I am not sure if readers would know this but for ten years I was a vegetarian. As a vegetarian I had a lot of signature dishes that I absolutely loved! This stuffed pumpkin recipe was one of my favourites. I have made a few alterations over the years but it still remains a dish that makes me feel healthy and nourished. Even though I am a bonafide meat eater I still enjoy my meatless meals.
Recently I have been adding some vegan dishes to my repertoire, my motivation has been to give my stomach a break from dairy. It seems as I get older the more I LOVE cheese, the less my body LOVES me. Please don’t think this will ever stop me demolishing a huge chunk of Gorgonzola, brie, goats cheese or any other dairy that crosses my path. I have just found that its better if dairy days are the exception and not the rule for me.
Anyway, enough of the boring “gut” chit chat. The latest change to this recipe came after a lunch with Mr GG at a local cafe called the Happy Frog. I ordered a plate full with two different salads and a homemade falafel ball with peanut sauce. It was amazing! I felt nutrient and fibre rich, I also found I remained satisfied for ages! This is one of the advantages of a high fibre diet.
The whole time I was eating the brown rice salad I ordered at Happy Frog I was imagining it stuffed in a cute little pumpkin. Stuffed pumpkins was a vegetarian food fashion in the 70’s & 80’s. It may be a little kitch now, but I still love it! The best part is you can eat all the pumpkin, skin and all when its baked like this.
I realised I hadn’t noticed little miniature pumpkins in Coffs Harbour, so I went on a mission to find some. We have a fantastic business in Coffs called Fresco Fresh Market, they do such an amazing range of fresh, local produce and gourmet deli items. Sure enough I found a crate of Potkins sourced from a local farmer in Bellingen.
My next stop was the Happy Frog. The brown rice in the salad had been particular good so I wanted to see if there was a “secret”. The girls showed me an organic, locally grown rice which is kept in the fridge. This rice was the secret to the delicious nutty flavour. So we my ingredients sourced, and a grand total of $11 spent on the two main ingredients, I went home to put together this labour of love.
- 4 Miniature Pumpkins
- 1 1/2 cups brown rice
- 400 gm brown lentils (canned)
- 1 lg onion chopped finely
- 2 cloves garlic
- 3 silverbeet leaves chopped (or Kale)
- 1 sprig of fresh rosemary
- 2 Tbs olive oil
- 3 Tbs soy sauce
- 2 Tbs honey or maple syrup
- 1 teaspoon Chinese 5 spice
- 250gm cubed hard tofu
- 2 Tbs honey or maple syrup
- 2 Tbs olive oil
- 1 Tbs sesame seeds
- 2 Tbs pepita seeds
- Cut the tops of the pumpkins and remove the seeds and membranes.
- Place the pumpkin on a baking tray and bake at 170 degrees until the pumpkin is cooked through. (test with a skewer, the skin should pierce easily.)
- Place the rice in a rice cooker or cook as instructed on the packet.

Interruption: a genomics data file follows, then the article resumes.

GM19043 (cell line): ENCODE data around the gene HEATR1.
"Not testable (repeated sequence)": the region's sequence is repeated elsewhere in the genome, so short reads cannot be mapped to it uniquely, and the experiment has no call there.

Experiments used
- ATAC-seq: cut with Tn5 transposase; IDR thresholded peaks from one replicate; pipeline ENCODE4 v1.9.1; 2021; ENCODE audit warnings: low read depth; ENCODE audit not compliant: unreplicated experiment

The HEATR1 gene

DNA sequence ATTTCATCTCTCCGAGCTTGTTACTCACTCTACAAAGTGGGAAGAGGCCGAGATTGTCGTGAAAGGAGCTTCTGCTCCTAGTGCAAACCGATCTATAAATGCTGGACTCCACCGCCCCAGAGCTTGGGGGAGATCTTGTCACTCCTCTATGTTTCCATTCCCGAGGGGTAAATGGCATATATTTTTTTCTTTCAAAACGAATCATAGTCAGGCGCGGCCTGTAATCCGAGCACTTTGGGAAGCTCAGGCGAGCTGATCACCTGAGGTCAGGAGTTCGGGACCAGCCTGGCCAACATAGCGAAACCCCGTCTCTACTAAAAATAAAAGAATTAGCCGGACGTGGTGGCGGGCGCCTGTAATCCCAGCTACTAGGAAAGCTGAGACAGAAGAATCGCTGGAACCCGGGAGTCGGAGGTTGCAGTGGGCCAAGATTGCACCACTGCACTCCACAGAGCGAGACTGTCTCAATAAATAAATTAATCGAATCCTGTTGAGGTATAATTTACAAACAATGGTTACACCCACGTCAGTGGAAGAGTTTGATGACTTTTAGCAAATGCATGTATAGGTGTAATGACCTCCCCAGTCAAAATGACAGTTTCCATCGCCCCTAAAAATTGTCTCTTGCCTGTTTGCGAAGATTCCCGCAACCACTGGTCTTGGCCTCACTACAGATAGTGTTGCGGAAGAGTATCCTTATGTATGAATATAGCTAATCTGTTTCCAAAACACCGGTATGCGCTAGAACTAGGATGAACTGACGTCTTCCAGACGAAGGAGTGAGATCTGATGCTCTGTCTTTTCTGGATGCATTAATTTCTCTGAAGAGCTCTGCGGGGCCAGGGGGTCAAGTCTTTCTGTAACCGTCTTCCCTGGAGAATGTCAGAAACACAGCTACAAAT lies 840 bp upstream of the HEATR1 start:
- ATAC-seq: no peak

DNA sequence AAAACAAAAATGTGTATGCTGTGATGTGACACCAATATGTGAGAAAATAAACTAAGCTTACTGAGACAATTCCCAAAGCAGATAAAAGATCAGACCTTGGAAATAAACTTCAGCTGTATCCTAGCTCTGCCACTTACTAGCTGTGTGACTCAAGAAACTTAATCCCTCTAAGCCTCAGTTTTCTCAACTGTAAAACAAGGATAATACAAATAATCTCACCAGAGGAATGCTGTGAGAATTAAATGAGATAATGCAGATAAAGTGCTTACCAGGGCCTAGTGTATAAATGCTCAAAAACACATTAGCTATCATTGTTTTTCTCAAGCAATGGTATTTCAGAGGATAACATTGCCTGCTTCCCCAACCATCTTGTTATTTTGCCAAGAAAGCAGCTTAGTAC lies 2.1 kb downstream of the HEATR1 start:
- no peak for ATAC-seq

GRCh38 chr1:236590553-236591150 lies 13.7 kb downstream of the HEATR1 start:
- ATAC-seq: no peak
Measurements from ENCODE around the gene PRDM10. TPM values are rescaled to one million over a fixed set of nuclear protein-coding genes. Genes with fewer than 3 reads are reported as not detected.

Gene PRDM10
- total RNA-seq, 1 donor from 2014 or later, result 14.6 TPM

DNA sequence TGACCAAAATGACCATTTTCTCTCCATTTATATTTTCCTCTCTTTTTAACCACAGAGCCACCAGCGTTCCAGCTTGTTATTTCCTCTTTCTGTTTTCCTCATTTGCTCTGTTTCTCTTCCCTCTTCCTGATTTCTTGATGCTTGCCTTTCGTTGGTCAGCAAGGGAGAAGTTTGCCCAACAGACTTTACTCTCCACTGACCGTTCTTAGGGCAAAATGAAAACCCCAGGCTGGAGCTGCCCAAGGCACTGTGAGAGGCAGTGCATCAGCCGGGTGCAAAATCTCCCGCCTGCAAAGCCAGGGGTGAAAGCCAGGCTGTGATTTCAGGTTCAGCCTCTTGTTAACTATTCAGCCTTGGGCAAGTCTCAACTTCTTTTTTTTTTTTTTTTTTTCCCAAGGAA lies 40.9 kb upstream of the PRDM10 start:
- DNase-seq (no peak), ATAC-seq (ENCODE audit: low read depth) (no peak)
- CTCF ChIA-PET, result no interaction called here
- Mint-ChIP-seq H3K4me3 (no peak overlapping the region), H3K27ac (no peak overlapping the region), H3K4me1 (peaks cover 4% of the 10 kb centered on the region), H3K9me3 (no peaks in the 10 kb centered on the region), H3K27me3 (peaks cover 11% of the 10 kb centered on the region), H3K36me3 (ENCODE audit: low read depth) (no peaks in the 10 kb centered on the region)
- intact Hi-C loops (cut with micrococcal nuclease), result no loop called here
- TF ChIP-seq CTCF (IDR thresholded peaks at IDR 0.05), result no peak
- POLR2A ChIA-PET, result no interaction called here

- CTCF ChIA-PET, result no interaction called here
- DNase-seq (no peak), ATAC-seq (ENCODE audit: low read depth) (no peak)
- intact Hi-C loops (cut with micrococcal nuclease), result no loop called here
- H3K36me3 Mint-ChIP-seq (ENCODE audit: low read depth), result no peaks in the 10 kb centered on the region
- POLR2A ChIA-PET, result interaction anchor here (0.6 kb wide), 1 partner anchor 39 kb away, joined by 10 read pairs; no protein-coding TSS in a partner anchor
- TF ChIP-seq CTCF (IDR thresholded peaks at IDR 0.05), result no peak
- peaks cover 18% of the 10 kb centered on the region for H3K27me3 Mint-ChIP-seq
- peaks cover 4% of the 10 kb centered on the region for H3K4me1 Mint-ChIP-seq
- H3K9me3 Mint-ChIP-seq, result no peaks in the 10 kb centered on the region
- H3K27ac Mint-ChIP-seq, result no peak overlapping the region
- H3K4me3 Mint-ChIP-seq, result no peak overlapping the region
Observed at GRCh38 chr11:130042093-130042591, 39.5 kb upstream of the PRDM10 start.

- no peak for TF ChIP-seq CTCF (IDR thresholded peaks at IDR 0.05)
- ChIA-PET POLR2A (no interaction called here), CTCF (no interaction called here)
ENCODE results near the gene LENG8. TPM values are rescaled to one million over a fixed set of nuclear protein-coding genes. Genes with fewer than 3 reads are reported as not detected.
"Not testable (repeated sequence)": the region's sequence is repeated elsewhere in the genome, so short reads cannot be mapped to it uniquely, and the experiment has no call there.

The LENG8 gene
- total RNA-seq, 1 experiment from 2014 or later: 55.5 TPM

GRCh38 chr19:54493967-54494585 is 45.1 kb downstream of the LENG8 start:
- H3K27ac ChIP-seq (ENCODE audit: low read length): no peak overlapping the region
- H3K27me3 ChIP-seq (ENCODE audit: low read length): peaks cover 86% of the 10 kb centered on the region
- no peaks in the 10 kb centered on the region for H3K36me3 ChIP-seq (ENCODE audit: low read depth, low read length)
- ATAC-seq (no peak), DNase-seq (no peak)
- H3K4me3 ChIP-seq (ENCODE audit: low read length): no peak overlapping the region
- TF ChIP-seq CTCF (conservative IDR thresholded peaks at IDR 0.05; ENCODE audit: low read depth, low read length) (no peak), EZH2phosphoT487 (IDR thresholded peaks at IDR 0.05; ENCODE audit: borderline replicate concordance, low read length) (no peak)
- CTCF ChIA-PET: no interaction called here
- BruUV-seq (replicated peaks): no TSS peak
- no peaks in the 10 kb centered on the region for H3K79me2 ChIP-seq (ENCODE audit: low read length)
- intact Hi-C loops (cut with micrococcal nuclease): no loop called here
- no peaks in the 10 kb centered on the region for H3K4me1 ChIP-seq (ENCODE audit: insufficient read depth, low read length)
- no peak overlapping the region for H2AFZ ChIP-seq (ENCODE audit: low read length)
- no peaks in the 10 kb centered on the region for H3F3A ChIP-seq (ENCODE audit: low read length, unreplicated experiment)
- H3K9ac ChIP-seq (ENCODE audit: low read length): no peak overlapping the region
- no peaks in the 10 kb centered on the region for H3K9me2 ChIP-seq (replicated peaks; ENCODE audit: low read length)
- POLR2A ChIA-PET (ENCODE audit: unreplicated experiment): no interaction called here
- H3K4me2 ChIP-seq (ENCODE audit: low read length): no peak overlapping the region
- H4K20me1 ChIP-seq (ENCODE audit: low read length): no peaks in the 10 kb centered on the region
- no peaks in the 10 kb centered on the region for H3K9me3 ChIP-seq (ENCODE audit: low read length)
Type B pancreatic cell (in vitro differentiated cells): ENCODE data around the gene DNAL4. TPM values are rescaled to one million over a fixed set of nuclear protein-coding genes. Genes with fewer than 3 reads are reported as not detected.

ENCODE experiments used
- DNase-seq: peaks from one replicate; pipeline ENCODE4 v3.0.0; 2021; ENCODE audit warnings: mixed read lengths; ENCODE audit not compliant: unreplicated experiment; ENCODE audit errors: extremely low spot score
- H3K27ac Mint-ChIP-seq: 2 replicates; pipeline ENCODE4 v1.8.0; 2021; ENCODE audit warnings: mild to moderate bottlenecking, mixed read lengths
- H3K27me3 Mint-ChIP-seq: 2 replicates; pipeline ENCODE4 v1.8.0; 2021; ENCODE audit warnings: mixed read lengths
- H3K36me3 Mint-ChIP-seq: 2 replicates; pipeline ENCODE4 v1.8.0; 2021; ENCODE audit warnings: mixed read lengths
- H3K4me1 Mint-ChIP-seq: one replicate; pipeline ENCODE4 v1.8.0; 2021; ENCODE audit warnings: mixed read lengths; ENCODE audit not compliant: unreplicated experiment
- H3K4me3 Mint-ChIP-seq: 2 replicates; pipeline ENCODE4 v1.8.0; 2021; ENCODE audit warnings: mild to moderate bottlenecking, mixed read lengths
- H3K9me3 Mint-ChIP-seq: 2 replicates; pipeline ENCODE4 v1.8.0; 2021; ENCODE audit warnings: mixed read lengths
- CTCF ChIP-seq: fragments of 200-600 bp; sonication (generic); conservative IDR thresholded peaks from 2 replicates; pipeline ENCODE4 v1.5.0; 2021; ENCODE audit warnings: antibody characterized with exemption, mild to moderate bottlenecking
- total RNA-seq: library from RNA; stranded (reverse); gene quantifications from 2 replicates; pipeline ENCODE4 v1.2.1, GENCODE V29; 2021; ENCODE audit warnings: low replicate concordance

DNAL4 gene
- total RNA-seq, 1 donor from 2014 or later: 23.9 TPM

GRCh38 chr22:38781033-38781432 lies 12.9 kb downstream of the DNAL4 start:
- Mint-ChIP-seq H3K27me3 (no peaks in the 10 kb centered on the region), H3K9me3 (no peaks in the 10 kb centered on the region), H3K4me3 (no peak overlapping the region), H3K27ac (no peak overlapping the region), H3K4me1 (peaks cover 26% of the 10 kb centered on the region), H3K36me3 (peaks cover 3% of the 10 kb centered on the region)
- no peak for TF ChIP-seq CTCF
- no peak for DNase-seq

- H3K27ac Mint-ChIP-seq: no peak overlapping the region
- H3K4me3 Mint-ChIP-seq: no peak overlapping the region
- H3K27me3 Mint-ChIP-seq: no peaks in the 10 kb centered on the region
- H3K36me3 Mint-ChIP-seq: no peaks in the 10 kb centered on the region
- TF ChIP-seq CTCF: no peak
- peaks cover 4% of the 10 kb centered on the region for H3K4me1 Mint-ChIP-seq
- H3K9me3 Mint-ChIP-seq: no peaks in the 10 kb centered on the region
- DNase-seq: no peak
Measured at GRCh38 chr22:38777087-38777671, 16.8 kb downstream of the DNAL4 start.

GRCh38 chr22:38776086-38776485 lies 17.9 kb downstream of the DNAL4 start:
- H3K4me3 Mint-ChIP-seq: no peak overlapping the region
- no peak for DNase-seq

- In the meantime, fry the onion, garlic and rosemary in oil until softened.
- Add the spinach, lentils, soy sauce, honey and chinese five spice. Stir until just combined and remove from the heat.
- In a small saucepan add the remaining oil and honey with the cubed tofu, then sesame seeds. Fry until golden and remove from heat.
- Once the rice is cooked gentle combine the rice, onion & lentil base and the tofu in a bowl.
- Remove the pumpkin from the oven and stuff the pumpkin shells with the filling. Return the pumpkin to the oven if the rice has cooled or serve immediately if the dish is still hot.
- You will find there is quite a lot of the rice filling leftover. I decided against reducing the quantities as I love having leftover rice salad in the fridge, It tastes great served chilled.
I was lucky enough to have one stuffed pumpkin leftover for lunch the next day. Here is a little iPhone happy snap of my delicious leftovers lunch.
I am curious, do you choose to eat a meatless meal periodically?
The other day I watched an episode of Catalyst which looked at our changing diet and the possible illnesses related to having a poor fibre intake. The illnesses were a lot more varied than what you may suspects! The program studied an African tribe that has kept the same diet throughout history. In this particulat tribe even a 1 year old is eating 200gms fibre per day. In Australia adults struggle to get the recommended 20gms!
Such a huge difference, the scientist compared the type of good and bad bacteria in the tribes gut and found that it was vastly different to the bacteria colonies we maintain. If your interested in the program the link to part one of Catalyst “Gut Reaction” is here.
It certainly made me take another look at my fibre intake. The result was this tasty Vegan Tofu & Rice Stuffed Pumpkin dish. The recipe makes enough rice and lentil filling to give a nice cold Rice Salad in subsequent days.
So there you have my leap from a yummy Happy Frog salad, combined with a favourite stuffed pumpkin dish, to a vegan dish aimed at increasing fibre consumption due to a catalyst program. WOW! It may be a weird thought process but we got there in the end.